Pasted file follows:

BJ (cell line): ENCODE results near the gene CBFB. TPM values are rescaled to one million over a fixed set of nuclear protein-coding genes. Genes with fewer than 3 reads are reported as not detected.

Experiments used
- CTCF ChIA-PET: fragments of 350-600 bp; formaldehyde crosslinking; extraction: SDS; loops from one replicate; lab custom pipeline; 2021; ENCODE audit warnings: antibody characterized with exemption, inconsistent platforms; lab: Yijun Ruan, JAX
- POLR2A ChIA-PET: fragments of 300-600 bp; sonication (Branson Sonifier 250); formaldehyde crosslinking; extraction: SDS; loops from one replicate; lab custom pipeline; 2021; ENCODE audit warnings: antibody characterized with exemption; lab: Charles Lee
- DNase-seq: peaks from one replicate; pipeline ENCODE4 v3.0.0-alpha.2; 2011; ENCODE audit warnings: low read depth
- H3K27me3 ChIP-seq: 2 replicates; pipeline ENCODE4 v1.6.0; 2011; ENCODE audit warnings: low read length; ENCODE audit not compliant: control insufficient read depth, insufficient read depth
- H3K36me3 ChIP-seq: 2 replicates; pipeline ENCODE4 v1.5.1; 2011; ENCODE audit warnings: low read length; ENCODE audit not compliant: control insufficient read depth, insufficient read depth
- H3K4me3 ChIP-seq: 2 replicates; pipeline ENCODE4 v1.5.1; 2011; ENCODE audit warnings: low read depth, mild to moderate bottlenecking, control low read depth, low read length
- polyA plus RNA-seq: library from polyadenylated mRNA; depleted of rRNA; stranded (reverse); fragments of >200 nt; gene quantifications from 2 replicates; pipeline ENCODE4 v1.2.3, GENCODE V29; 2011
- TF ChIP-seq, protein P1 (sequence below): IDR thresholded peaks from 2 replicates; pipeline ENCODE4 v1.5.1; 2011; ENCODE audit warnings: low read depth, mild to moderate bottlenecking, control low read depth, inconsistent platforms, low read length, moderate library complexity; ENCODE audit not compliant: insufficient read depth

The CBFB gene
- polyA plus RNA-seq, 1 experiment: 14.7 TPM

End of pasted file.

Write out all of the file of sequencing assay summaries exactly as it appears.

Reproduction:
BJ (cell line): ENCODE results near the gene CBFB. TPM values are rescaled to one million over a fixed set of nuclear protein-coding genes. Genes with fewer than 3 reads are reported as not detected.

Experiments used
- CTCF ChIA-PET: fragments of 350-600 bp; formaldehyde crosslinking; extraction: SDS; loops from one replicate; lab custom pipeline; 2021; ENCODE audit warnings: antibody characterized with exemption, inconsistent platforms; lab: Yijun Ruan, JAX
- POLR2A ChIA-PET: fragments of 300-600 bp; sonication (Branson Sonifier 250); formaldehyde crosslinking; extraction: SDS; loops from one replicate; lab custom pipeline; 2021; ENCODE audit warnings: antibody characterized with exemption; lab: Charles Lee
- DNase-seq: peaks from one replicate; pipeline ENCODE4 v3.0.0-alpha.2; 2011; ENCODE audit warnings: low read depth
- H3K27me3 ChIP-seq: 2 replicates; pipeline ENCODE4 v1.6.0; 2011; ENCODE audit warnings: low read length; ENCODE audit not compliant: control insufficient read depth, insufficient read depth
- H3K36me3 ChIP-seq: 2 replicates; pipeline ENCODE4 v1.5.1; 2011; ENCODE audit warnings: low read length; ENCODE audit not compliant: control insufficient read depth, insufficient read depth
- H3K4me3 ChIP-seq: 2 replicates; pipeline ENCODE4 v1.5.1; 2011; ENCODE audit warnings: low read depth, mild to moderate bottlenecking, control low read depth, low read length
- polyA plus RNA-seq: library from polyadenylated mRNA; depleted of rRNA; stranded (reverse); fragments of >200 nt; gene quantifications from 2 replicates; pipeline ENCODE4 v1.2.3, GENCODE V29; 2011
- TF ChIP-seq, protein P1 (sequence below): IDR thresholded peaks from 2 replicates; pipeline ENCODE4 v1.5.1; 2011; ENCODE audit warnings: low read depth, mild to moderate bottlenecking, control low read depth, inconsistent platforms, low read length, moderate library complexity; ENCODE audit not compliant: insufficient read depth

The CBFB gene
- polyA plus RNA-seq, 1 experiment: 14.7 TPM